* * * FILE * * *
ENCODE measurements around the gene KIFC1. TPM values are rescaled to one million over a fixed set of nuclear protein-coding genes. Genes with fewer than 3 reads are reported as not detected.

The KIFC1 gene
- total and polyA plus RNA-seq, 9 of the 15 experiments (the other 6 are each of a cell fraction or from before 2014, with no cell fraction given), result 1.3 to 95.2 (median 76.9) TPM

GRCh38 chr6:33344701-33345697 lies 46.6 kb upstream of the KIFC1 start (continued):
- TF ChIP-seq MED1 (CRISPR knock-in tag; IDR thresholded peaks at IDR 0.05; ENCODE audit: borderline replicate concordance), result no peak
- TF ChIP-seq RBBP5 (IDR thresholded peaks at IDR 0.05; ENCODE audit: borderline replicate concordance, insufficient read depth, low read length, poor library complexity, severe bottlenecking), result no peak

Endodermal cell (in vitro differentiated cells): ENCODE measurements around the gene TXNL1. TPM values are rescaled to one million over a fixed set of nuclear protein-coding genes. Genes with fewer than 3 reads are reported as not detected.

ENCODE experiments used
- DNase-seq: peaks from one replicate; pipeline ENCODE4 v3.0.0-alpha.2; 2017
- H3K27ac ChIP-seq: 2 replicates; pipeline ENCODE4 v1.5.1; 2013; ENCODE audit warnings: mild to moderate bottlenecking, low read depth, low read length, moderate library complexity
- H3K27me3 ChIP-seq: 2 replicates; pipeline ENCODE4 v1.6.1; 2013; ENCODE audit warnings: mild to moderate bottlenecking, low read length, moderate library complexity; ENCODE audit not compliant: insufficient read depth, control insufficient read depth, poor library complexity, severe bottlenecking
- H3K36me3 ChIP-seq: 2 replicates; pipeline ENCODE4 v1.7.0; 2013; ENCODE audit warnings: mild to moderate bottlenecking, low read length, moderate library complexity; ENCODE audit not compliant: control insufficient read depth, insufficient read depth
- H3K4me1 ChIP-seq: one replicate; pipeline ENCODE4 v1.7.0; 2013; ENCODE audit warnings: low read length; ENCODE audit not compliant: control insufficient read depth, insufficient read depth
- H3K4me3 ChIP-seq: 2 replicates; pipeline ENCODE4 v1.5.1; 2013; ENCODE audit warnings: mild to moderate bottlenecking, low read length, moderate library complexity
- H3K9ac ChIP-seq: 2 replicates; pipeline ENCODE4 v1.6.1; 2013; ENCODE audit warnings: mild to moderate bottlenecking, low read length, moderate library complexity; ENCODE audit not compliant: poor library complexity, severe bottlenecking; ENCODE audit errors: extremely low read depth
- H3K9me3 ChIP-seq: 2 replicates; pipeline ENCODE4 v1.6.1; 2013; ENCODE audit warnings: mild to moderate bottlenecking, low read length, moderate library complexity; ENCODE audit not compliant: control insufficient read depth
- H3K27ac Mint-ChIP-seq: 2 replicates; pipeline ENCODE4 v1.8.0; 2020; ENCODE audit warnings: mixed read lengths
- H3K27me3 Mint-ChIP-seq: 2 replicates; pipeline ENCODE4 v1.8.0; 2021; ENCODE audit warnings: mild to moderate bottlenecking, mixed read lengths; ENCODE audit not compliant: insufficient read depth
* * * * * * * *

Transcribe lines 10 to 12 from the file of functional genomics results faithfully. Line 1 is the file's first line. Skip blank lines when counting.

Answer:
- H3K27ac ChIP-seq: 2 replicates; pipeline ENCODE4 v1.5.1; 2013; ENCODE audit warnings: mild to moderate bottlenecking, low read depth, low read length, moderate library complexity
- H3K27me3 ChIP-seq: 2 replicates; pipeline ENCODE4 v1.6.1; 2013; ENCODE audit warnings: mild to moderate bottlenecking, low read length, moderate library complexity; ENCODE audit not compliant: insufficient read depth, control insufficient read depth, poor library complexity, severe bottlenecking
- H3K36me3 ChIP-seq: 2 replicates; pipeline ENCODE4 v1.7.0; 2013; ENCODE audit warnings: mild to moderate bottlenecking, low read length, moderate library complexity; ENCODE audit not compliant: control insufficient read depth, insufficient read depth